The building is clad in light brown brick and terra-cotta, while the three-storey base has a rusticated limestone facing. The towers have tiered tops which terminate on colonnaded top lanterns, reminiscent of a temple and topped by copper finials.
  The building was originally planned with 122 apartments -- the towers, for example, differ in having duplex apartments in the south tower and single floor ones in the north tower. Rita Hayworth lived here until her death in 1987.
The Cityreview entry
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THE BERESFORD (211 Central Park West)
[Emery Roth]
built in 1928-1929, replaced the six-storey Beresford Hotel (1889) and features 179 apartments.
  There are no less than three pyramid-topped towers, two on the Central Park side, and the third on the 81st Street side rear corner. Designed before the passing of the Multiple Dwelling Act, the building couldn't yet take advantage of the increased heights later allowed. Rather, built on a larger than usual 60 x 60 meter plot, the location of towers was dictated by zoning, the north-western portion facing the narrower 82nd Street allowed limited bulk, whereas the wider Central Park West and 81st Street allowed higher massing.
  Rather than being towers in their own right, as in the twin-towered Central Park West apartment buildings, they represent more turrets on a homogenous, albeit set-back, building mass. The turrets double as the uppermost portions of penthouse apartments, originally open-air 55 m² "observatories". Two of the towers include watertanks within the roofs.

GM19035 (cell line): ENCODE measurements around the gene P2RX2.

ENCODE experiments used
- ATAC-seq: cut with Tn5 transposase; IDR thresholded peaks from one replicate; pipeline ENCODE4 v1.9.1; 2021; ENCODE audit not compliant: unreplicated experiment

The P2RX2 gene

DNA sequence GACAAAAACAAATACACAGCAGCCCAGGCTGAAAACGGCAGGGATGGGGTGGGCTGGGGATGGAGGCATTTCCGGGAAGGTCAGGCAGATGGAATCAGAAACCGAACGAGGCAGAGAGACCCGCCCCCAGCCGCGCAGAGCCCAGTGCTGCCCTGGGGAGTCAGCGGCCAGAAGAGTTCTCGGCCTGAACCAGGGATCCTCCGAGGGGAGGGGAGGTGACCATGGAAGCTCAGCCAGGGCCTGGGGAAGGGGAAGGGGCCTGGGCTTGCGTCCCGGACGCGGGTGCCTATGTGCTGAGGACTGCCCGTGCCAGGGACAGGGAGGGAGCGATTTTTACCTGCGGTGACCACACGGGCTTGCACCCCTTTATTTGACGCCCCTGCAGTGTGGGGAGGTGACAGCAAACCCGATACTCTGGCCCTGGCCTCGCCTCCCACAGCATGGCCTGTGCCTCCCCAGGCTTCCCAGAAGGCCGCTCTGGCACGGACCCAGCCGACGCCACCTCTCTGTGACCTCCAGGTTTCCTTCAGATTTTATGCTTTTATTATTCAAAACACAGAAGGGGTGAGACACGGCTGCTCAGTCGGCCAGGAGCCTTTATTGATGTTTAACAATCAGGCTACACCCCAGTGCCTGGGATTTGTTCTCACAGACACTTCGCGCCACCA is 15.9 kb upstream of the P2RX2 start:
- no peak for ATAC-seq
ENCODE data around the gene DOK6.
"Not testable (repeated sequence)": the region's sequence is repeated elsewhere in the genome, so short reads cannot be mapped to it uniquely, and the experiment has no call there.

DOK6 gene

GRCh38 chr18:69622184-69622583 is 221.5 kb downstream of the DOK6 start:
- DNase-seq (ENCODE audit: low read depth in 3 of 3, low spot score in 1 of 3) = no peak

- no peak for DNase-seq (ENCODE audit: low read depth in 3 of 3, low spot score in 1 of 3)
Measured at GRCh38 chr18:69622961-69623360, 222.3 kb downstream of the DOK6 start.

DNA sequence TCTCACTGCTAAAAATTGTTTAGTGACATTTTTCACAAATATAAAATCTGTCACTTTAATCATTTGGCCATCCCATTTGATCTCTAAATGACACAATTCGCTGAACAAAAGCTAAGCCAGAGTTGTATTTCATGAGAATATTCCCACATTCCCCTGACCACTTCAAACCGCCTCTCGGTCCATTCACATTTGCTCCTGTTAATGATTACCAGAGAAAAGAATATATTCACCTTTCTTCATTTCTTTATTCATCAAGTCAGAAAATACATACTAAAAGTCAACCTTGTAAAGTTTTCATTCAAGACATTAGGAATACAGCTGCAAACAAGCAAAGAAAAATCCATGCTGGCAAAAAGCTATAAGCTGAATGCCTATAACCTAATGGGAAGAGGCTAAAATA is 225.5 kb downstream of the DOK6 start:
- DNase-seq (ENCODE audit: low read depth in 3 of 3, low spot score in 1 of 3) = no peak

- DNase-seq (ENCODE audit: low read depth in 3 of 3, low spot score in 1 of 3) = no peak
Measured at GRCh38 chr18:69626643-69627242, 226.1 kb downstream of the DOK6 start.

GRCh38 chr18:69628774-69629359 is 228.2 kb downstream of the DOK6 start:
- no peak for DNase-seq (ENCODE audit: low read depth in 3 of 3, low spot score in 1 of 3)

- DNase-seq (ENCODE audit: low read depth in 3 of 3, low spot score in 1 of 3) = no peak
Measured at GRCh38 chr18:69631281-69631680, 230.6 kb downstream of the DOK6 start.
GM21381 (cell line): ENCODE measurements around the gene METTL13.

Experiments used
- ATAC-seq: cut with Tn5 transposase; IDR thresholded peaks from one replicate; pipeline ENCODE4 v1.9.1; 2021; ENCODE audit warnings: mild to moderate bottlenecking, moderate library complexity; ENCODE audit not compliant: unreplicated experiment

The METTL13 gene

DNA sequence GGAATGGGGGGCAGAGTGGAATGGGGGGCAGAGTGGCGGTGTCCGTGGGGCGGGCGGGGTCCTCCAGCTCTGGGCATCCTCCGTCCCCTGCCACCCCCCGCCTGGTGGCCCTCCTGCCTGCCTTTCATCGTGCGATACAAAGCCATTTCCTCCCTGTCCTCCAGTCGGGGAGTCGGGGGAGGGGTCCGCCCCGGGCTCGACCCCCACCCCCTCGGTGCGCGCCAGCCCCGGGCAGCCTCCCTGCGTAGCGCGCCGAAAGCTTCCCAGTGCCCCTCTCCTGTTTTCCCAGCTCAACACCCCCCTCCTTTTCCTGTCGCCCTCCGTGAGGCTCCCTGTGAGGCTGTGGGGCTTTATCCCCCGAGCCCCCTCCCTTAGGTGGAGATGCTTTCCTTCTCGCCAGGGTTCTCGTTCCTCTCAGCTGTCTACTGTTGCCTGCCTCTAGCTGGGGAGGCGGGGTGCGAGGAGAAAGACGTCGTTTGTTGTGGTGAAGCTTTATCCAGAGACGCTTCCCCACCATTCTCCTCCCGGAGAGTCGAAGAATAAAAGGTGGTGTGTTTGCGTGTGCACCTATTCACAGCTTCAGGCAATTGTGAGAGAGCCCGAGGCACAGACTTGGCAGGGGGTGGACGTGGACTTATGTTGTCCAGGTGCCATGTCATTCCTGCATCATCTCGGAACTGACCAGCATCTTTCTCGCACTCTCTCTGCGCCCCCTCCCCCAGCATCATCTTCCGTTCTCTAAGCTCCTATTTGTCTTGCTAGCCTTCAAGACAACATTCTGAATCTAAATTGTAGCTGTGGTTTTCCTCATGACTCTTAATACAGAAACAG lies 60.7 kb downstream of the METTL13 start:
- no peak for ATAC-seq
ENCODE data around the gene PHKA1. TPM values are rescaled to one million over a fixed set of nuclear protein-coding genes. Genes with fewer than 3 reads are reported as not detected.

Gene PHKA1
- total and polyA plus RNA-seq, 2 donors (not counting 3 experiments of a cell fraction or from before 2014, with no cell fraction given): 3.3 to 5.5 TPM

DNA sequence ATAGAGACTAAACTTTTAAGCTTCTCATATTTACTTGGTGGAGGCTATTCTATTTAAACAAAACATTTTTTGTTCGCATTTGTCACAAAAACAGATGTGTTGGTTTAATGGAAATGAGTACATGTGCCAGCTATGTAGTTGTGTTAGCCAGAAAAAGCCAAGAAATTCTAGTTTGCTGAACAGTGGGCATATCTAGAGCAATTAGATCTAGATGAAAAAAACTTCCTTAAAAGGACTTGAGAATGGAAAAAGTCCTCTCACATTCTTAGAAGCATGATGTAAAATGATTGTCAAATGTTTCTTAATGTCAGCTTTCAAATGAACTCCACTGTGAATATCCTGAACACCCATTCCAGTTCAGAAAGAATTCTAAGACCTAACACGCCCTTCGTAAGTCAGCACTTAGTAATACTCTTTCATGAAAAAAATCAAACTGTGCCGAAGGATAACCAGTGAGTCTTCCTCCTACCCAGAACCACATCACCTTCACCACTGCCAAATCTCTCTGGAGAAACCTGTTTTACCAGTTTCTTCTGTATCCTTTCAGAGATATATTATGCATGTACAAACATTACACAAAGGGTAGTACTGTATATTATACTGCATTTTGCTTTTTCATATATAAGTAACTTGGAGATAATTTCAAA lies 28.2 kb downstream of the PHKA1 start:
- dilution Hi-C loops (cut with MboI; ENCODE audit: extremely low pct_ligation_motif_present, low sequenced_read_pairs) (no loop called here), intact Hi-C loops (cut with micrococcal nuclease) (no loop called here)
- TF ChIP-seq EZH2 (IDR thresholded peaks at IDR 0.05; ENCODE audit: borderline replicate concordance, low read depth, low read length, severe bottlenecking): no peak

Curiously, the building is divided into three parts, each having its own entrance and lavishly decorated, but rather small lobby. The three-storey base has a rusticated limestone facing and the building itself is clad in light-toned brown brick.
  The building has 22 storeys with a limestone base and brick-clad upper floors. The courtyard contains a fountain and a garden.
  In 1940, the Depression was still biting hard enough to force the selling of both the Beresford and San Remo for a price that left only $25,000 ($320,000 in 2002) after all the mortgages had been paid off.
The Cityreview entry
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THE EL DORADO (300 Central Park West) [Margon & Holder and Emery Roth]
built in 1929-1931, replaced the eight-storey Hotel El Dorado (Neville & Bagge, 1902).
  Originally designed as a 16-storey building, the design was revised to 29-storeys with twin towers, as enabled by the Multiple Dwelling Act. With the Depression affecting the economics, the developer Louis Kiosk had to sell the building to the Central Park Plaza Corporation before its completion.
  The building has a cast stone base with bronze reliefs and a massive un-setback bulk with a series of darker vertical bands. The towers have similar bands and end in setbacks and finials with pointed ends -- lighted as beacons at night and intruduced to the design by Emery Roth.
  A stainless steel archway leads through intricate glass doors into the classical entrance lobby, with wood panellings and marble floor, as well as muralled walls.
  Designed as a less extravagant development of the earlier multi-towered apartment buildings, the apartments were generally smaller in size, although not less sumptuous, with Art Deco-r, hardwood floors and 3-meter ceilings. The building was converted to a co-op in 1982 and incorporates at the present 216 apartments, with a total of 1,300 rooms. The towers house only one apartment per floor, resulting in a true all-around view from these apartments.
  The famous Eldorado residents include Marilyn Monroe, Faye Dunaway and Groucho Marx. The building was landmarked in 1985 and from 2000 on underwent a multi-year $4 million renovation.
The Cityreview entry